Patricia Lerch. Waccamaw Legacy: Contemporary Indians Fight for Survival. Tuscaloosa: University of Alabama Press, 2004. xvi + 168 pp. $29.95 (paper), ISBN 978-0-8173-5124-3; $57.50 (cloth), ISBN 978-0-8173-1417-0.
Reviewed by Thomas E. Ross (Department of Geography, The University of North Carolina at Pembroke)
Published on H-AmIndian (March, 2007)
The People of the Falling Star
Patricia Lerch has devoted more than two decades to the study of the Waccamaw Siouan, a non-federally recognized Indian tribe (the tribe is recognized by the State of North Carolina) living in southeastern North Carolina. Her book is the first volume devoted to the Waccamaw. It contains nine chapters and includes sixteen photographs, fourteen of which portray the Waccamaw during the period from 1949 to the present. The first four chapters provide background material on several different Indian groups in southeastern North Carolina and northeastern South Carolina, and are not specific to the Waccamaw Indians. Nevertheless, they are important in setting the stage for the chapters that follow and for providing a broad, historical overview of the Waccamaw and their possible ancestors.
The author "trace[s] the meaning of 'Waccamaw' and 'Siouan,' relating these words to the language, culture, and history of [Indian] peoples of the Southeast" (p. 1). Lerch points out that Siouan refers to a large language group that is believed by some anthropologists to have originated in the eastern part of what is now the United States. She presents rational assumptions about the Waccamaw tribe's links to colonial Indians of southeastern North Carolina and the Cape Fear River drainage basin.
She has no reservations about accepting the notion that Indians living in the region were referred to as Waccamaw, Cape Fear Indians, and Woccon. Whatever the name of Indians living in the Cape Fear region during the colonial period, they had to react to the European advance. In some instances, the Indians responded to violence with violence, and to diplomacy and trade with peace treaties; they even took an active role in the Indian Wars and the enslavement of Africans. The records, however, do no detail what eventually happened to the Indians of the Cape Fear. They could very well have evolved into the present-day Waccamaw.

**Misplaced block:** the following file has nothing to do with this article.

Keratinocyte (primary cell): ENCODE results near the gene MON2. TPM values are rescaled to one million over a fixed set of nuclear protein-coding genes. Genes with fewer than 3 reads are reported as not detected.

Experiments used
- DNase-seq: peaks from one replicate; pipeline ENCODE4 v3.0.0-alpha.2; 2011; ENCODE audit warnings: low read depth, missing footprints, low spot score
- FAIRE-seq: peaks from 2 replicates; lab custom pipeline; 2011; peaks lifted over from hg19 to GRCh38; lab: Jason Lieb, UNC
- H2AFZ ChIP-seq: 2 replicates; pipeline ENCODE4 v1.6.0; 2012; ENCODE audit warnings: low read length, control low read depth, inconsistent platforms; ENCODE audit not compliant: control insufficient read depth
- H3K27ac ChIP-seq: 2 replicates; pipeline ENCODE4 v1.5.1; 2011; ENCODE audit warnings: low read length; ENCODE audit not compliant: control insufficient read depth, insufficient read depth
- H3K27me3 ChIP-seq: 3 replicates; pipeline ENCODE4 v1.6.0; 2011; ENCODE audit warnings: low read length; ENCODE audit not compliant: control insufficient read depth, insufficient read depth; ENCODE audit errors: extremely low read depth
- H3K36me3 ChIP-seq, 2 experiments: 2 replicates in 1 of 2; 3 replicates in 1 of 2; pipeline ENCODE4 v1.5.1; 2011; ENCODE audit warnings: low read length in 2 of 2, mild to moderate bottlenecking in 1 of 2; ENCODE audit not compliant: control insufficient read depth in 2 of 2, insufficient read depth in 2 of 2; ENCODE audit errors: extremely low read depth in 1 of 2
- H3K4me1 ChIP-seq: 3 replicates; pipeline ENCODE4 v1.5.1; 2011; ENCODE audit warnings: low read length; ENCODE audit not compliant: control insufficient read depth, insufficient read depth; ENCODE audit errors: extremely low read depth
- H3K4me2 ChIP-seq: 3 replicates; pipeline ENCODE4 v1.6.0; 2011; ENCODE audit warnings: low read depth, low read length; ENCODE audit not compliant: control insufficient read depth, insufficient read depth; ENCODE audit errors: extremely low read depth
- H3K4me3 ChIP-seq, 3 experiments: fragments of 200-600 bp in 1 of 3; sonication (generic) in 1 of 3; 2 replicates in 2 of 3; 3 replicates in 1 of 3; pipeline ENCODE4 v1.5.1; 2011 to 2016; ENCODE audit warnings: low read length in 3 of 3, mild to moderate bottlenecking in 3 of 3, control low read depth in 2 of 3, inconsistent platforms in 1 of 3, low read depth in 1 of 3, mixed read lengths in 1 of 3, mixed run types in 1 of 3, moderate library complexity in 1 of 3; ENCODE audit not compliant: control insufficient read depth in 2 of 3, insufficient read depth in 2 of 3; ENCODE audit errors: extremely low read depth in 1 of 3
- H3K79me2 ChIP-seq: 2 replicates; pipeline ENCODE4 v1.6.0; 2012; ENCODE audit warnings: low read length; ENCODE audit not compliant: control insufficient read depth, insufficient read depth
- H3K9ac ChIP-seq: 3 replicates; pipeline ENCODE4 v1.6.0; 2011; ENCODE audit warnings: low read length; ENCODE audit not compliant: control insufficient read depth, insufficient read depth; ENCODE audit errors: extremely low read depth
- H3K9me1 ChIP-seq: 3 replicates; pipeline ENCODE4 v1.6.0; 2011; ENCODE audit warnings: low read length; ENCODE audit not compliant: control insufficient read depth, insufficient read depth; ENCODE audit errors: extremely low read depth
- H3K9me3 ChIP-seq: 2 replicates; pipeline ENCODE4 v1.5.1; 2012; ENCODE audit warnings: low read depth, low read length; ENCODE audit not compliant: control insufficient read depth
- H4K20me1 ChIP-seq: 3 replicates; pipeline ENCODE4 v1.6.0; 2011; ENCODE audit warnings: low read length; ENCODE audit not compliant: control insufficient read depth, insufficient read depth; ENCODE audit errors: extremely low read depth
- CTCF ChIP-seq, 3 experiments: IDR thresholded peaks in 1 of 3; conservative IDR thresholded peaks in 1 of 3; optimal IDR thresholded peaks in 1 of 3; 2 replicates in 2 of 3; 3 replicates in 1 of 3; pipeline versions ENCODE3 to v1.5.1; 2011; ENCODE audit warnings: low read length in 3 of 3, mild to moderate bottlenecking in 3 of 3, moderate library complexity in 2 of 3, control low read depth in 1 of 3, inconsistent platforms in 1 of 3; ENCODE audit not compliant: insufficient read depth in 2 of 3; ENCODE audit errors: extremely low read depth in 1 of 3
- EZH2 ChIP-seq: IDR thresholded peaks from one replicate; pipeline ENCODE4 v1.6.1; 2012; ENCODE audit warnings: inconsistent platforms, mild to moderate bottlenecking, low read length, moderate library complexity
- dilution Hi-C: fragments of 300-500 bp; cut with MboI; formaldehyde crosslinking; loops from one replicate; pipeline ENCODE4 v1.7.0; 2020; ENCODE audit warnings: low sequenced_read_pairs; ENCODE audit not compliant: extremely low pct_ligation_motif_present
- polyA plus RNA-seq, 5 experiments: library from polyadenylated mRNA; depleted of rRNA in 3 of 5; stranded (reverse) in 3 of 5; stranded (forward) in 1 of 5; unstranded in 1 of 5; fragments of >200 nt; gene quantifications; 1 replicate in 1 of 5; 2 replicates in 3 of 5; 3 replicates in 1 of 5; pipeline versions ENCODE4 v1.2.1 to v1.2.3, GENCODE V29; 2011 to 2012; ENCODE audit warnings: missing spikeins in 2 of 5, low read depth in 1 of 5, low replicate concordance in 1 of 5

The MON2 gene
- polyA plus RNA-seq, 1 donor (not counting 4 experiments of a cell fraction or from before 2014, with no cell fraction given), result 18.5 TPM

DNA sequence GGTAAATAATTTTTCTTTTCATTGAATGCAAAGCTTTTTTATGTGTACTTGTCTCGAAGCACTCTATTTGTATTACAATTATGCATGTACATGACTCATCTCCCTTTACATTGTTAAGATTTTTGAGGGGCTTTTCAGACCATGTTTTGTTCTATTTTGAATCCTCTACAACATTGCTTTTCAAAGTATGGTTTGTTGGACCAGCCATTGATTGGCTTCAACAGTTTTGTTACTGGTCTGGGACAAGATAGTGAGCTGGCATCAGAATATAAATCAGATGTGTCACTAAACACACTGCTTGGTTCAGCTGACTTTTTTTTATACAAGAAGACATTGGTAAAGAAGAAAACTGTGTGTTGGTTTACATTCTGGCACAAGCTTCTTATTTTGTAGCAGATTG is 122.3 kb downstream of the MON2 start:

Throughout the book, Lerch links the Waccamaw to colonial tribes. In the chapter entitled "From the Time of the Indians until 1920," she discusses a pageant held in Wilmington, NC in 1921 as reflective of the Euro-American view of Indians in the southeast. She relies heavily upon historical accounts of colonial Indians to flesh out this chapter. In chapter 4 ("Tribal Names as Survival Strategies") Lerch explains that Euro-Americans sought to identify Indians based on "blood" or "racial" descriptions, while the Waccamaw Siouan emphasized their Indian heritage and identity. The Waccamaw struggled to be recognized as Indians rather than descendants of largely African ancestors. In chapter 5 ("The Wide Awake Indians"), Lerch discusses the events leading to the use of the Waccamaw Siouan name and the group's struggle to establish a school restricted to Indians. She relates that, in the 1930s, the ancestors of the Waccamaw called themselves Cherokee. In 1940 they began to use the name "Wide Awake Indians" and in 1948 Waccamaw Siouan was adopted. In chapter 6 Lerch describes the unsuccessful attempt of the Waccamaw Siouan to gain federal recognition. The struggle for federal recognition continues, and is the one of the main topics of discussion in this book.
The book is recommended for its ethnographic description of a group trying to validate its claim of "Indianness." Lerch has written a volume that will be invaluable to future scholars engaged in studies of the Waccamaw, in part because of her close association with the tribe. She knows the Waccamaw better than any non-Waccamaw, and her book describes them well.
That said, the book does have a few weaknesses. A map showing the Waccamaw homeland is conspicuously absent, a flaw that could have easily been remedied by constructing a map or by using maps in another book. Several cases of redundancy occur that could have been resolved by careful editing.
Nevertheless, Patricia Lerch is to be commended for a volume that should be in the possession of all students of American Indians in the Southeastern United States.
. See Kevin Moellenberdt and Christopher Price, "Waccamaw Siouan Indians," in American Indians in North Carolina: Geographic Interpretations, ed. Thomas E. Ross (Southern Pines, NC: Karo Hollow Press, 1999), 137-148.
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